Submitted to: Biology and Fertility of Soils
Publication Type: Peer Reviewed Journal
Publication Acceptance Date: October 1, 1999
Publication Date: October 1, 1999
Citation: Caesar, T., Cochran, V.L. 2000. Soil aggregate stabilization by a saprophytic lignin-decomposing basidiomycete fungus. I. microbiological aspects. Biology and Fertility of Soils. 32(5):374-380. Interpretive Summary: Dryland soils of the Great Plains have lost an estimated of 50% of organic matter. The decline of organic matter has been accompanied by a loss of water stable aggregates and a greater propensity to erode. We investigated the role of a soil fungus isolated from soil litter in Easter Montana for its ability to produce extracellular materials that act as soil binding agents and to form persistent water stable soil aggregates. This fungus fr fungi that include mushrooms capable of degrading plant materials. It can b easily mass-produced in the laboratory and the binding capacity of the fungus is not reduced at high temperature. We demonstrated that artificial fungal amended aggregates were significantly more resistant to degradation by microbes and maintain their integrity much longer when they were supplemented with a source of carbon (millet or lentil straw) than fungal amended aggregates without supplements. Our results support the idea that water stable aggregates conserve organic matter or nutrients from plant residues in a form protected from rapid microbial decomposition. The possible role of fungi that degrade plant materials to aggregate soil in plant residues has been totally neglected. Since under natural conditions much of the available plant materials is converted to humus, clarification of the interactions which occur between this class of fungi in the soil environment is important in agriculture. .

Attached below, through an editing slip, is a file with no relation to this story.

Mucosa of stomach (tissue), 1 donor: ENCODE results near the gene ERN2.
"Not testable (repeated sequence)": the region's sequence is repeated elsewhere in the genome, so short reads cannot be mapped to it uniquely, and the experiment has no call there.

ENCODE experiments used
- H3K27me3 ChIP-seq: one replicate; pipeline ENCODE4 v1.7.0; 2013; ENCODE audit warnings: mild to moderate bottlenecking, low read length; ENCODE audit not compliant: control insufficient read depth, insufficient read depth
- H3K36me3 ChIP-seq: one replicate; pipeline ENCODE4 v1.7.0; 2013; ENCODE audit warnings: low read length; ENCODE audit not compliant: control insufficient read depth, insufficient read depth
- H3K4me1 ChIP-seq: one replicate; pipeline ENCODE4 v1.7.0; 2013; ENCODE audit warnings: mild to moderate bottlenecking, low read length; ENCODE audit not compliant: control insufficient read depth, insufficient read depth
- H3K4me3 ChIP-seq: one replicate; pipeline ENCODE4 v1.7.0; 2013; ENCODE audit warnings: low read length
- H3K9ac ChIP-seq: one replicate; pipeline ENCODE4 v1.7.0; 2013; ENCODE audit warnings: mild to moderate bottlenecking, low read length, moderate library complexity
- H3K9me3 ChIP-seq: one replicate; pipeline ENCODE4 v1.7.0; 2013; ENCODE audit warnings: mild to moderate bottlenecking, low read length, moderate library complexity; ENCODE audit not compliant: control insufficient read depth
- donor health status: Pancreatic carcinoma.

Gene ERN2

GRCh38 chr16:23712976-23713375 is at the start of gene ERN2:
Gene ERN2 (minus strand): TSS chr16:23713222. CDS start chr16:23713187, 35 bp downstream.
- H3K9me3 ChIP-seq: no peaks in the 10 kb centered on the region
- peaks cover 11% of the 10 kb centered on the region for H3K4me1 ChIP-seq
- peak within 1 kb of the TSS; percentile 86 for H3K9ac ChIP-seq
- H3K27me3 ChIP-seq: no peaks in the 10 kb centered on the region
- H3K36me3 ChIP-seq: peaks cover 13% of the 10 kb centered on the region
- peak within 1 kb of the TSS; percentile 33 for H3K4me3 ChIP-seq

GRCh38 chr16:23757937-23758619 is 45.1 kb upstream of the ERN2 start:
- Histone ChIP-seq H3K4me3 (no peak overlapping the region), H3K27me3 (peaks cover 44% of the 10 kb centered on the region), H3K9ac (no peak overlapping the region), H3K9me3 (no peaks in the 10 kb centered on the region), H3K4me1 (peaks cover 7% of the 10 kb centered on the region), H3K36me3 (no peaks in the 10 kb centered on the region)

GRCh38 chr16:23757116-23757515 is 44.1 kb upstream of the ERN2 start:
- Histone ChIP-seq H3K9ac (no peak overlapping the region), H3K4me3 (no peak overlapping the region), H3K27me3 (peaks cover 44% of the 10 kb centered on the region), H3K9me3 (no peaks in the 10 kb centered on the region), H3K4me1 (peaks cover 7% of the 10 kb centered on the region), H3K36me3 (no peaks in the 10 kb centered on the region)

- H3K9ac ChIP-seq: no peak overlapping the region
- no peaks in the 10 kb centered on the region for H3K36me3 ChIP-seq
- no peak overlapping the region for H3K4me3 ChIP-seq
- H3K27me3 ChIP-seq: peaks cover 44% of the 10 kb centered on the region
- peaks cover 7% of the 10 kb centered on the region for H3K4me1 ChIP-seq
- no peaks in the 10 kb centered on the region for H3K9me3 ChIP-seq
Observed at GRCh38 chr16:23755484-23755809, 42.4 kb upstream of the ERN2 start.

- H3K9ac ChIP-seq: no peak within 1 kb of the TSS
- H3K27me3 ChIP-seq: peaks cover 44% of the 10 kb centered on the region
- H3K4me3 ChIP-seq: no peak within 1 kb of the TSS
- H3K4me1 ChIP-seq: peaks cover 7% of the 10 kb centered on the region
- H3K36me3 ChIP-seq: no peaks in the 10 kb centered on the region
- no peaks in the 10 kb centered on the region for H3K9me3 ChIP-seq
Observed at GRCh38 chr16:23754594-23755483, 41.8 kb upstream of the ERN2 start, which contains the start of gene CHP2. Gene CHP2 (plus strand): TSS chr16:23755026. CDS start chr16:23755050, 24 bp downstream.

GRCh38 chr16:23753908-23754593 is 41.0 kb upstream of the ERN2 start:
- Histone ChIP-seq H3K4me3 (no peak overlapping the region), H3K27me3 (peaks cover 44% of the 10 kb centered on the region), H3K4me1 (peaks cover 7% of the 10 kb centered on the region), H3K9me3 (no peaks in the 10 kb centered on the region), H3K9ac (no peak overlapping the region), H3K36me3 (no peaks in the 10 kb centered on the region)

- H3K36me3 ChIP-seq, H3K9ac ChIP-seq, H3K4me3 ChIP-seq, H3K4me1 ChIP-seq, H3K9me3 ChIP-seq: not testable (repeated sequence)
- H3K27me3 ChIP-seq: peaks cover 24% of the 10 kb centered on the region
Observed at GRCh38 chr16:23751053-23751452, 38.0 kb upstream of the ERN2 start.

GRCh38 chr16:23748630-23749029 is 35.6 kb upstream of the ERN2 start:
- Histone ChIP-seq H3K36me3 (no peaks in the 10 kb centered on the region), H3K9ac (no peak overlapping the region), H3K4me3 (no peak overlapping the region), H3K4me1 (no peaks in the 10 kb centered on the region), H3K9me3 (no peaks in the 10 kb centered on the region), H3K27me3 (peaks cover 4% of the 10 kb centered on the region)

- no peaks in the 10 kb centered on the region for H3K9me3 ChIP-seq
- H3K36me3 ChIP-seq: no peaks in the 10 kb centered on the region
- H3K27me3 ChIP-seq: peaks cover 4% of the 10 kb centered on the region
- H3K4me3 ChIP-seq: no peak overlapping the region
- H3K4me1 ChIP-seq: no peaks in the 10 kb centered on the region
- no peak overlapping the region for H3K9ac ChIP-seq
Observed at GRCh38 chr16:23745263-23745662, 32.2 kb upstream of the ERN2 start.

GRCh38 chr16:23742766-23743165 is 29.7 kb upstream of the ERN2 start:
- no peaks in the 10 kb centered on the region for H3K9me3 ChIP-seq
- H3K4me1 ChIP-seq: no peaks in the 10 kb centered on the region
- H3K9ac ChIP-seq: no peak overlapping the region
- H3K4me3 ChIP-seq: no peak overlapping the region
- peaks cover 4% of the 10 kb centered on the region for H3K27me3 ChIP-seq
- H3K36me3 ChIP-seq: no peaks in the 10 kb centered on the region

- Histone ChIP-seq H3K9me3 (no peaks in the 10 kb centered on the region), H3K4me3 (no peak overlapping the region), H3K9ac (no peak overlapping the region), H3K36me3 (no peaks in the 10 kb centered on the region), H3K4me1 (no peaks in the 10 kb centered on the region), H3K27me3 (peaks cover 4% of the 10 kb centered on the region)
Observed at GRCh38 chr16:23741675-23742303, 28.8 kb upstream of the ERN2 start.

Technical Abstract: Since saprophytes are of great importance in lignin decomposition from plan residues to its incorporation into soil organic matter, we studied the effe of a saprophytic lignin decomposer basidiomycete isolated from plant litter soil aggregation and stabilization. The basidiomycete produces large quantities of extracellular materials that bind soil particles into aggregates. These binding agents are water insoluble and heat resistant. Wa stability of aggregates amended with the fungus and the degree of biodegradation of the binding agents by native soil microorganisms were determined by the wet sieving method. Data demonstrated that aggregates supplemented with a source of carbon (millet or lentil straw) were much mor water stable and resisted microbial decomposition longer than when they wer prepared with fungal homogenates alone. Moreover, retrieval of fungal-amen naggregates supplemented with millet during the first 4 weeks of incubation natural soil exhibited more large aggregate fractions (>2 mm) than the ones supplemented with lentil straw. The possible relationship of the role of basidiomycetes in litter decomposition and soil aggregation is discussed.